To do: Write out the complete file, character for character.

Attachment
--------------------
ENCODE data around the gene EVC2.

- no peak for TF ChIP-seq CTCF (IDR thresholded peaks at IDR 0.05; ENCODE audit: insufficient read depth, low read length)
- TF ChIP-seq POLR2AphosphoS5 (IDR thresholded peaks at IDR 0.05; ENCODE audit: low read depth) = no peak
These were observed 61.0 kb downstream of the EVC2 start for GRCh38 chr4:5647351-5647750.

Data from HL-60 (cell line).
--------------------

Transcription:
ENCODE data around the gene EVC2.

- no peak for TF ChIP-seq CTCF (IDR thresholded peaks at IDR 0.05; ENCODE audit: insufficient read depth, low read length)
- TF ChIP-seq POLR2AphosphoS5 (IDR thresholded peaks at IDR 0.05; ENCODE audit: low read depth) = no peak
These were observed 61.0 kb downstream of the EVC2 start for GRCh38 chr4:5647351-5647750.

Data from HL-60 (cell line).